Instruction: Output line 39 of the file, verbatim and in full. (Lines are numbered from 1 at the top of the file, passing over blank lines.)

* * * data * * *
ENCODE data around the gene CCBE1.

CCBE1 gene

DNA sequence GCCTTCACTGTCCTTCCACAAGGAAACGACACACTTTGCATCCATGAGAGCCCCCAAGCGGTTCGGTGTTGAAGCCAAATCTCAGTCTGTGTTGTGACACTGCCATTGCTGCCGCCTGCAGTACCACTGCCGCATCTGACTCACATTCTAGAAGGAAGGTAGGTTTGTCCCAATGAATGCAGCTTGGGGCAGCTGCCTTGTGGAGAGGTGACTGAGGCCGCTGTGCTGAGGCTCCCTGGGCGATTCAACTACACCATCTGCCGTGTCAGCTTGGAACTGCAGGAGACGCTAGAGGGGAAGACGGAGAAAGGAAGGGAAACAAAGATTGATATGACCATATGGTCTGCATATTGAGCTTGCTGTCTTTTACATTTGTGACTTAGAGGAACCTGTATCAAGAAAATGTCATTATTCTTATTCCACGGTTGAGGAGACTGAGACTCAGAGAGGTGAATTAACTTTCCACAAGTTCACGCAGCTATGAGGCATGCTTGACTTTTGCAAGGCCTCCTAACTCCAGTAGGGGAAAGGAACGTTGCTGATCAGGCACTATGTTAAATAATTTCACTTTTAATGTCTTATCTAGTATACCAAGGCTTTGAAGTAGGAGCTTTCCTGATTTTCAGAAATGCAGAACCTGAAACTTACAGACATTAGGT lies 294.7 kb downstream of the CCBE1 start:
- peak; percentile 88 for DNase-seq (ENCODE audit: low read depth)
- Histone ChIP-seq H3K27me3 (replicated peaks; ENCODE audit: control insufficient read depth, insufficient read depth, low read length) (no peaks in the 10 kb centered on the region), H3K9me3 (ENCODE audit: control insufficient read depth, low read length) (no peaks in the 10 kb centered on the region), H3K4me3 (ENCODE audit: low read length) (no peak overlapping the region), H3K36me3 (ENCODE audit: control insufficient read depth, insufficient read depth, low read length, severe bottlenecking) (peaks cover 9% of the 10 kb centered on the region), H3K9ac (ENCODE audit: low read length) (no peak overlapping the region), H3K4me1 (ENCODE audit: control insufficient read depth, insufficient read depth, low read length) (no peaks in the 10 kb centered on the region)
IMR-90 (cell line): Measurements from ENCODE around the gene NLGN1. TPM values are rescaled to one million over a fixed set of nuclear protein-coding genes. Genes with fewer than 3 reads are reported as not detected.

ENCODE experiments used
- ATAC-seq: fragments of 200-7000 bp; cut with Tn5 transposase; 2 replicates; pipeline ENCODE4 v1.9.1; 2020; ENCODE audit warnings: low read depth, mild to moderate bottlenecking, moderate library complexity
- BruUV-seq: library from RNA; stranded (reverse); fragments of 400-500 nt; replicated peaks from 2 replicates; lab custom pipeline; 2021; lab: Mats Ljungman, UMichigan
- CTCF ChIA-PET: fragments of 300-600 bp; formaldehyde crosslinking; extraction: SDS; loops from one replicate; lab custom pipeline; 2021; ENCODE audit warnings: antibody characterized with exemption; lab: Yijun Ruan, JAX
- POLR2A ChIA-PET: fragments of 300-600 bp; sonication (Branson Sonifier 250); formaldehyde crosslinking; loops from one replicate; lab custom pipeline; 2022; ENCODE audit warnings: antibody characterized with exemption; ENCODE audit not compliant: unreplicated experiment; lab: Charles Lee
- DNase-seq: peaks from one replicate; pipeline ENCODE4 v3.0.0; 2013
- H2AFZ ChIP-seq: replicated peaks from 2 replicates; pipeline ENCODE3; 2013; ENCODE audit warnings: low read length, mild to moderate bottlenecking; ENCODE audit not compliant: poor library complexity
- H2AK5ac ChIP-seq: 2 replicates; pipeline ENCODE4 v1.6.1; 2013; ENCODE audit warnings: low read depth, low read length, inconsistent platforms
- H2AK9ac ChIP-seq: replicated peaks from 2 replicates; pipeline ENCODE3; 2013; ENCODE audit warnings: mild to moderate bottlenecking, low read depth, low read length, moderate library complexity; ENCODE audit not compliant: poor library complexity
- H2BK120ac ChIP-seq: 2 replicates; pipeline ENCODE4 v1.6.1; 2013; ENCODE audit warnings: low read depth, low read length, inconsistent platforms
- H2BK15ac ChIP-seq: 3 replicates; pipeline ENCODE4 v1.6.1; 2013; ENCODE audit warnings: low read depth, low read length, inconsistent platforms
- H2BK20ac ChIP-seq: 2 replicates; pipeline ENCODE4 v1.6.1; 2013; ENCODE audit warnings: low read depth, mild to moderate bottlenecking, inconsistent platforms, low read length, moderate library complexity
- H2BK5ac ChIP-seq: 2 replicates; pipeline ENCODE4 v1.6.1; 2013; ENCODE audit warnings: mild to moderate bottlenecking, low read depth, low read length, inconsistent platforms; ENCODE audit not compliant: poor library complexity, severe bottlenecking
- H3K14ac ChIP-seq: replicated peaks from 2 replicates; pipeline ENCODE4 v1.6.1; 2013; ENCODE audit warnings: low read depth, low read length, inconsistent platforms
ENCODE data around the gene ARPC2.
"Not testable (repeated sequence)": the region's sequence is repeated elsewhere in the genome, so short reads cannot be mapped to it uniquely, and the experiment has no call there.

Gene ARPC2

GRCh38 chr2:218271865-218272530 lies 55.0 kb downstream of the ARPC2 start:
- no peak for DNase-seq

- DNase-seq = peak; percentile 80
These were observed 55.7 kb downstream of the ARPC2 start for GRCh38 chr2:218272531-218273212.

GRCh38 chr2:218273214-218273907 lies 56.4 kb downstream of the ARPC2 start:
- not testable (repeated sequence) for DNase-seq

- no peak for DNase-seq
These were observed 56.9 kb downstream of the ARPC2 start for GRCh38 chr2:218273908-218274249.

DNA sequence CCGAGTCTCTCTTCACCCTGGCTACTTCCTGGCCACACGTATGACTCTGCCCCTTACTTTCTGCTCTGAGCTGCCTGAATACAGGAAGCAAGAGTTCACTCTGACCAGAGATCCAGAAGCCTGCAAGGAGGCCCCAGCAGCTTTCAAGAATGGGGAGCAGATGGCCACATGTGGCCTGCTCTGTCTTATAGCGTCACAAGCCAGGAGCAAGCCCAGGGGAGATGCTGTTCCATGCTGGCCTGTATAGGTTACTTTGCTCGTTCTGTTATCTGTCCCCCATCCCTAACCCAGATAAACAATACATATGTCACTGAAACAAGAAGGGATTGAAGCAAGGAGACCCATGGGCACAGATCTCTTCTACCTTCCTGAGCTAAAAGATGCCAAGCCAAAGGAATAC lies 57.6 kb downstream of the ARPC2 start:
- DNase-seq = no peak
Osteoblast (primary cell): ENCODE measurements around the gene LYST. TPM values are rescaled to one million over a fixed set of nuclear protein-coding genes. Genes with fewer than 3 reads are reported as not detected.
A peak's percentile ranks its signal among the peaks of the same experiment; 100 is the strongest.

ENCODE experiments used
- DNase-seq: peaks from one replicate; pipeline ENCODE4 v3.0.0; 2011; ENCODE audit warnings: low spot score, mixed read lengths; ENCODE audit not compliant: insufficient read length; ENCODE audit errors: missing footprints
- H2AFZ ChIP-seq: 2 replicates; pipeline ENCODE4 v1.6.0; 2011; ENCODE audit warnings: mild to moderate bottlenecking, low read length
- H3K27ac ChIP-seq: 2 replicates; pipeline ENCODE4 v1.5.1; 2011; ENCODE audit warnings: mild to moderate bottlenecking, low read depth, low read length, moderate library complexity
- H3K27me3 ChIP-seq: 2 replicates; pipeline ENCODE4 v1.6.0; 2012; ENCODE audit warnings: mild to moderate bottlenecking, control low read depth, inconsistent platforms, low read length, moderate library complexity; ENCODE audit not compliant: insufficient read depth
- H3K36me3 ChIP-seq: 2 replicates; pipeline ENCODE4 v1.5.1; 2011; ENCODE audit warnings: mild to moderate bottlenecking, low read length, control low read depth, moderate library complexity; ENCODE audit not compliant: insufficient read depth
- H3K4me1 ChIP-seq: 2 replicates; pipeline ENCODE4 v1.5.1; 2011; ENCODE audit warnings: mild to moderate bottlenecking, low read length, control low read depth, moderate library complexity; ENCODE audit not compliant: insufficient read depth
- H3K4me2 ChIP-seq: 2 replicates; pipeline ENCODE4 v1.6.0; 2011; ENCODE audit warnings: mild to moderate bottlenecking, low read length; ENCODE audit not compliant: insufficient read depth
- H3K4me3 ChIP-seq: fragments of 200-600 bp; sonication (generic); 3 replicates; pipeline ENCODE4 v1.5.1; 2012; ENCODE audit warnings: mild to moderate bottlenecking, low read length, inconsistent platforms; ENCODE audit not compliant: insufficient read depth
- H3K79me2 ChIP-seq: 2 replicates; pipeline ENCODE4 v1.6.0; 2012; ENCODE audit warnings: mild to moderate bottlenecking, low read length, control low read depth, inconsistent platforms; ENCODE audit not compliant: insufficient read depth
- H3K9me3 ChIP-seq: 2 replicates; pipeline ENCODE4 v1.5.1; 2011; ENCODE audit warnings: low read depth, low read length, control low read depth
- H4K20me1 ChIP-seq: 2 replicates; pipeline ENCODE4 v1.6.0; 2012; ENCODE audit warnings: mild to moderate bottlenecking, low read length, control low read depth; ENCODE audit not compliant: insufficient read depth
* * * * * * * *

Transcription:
- H3K27ac ChIP-seq: 2 replicates; pipeline ENCODE4 v1.5.1; 2011; ENCODE audit warnings: mild to moderate bottlenecking, low read depth, low read length, moderate library complexity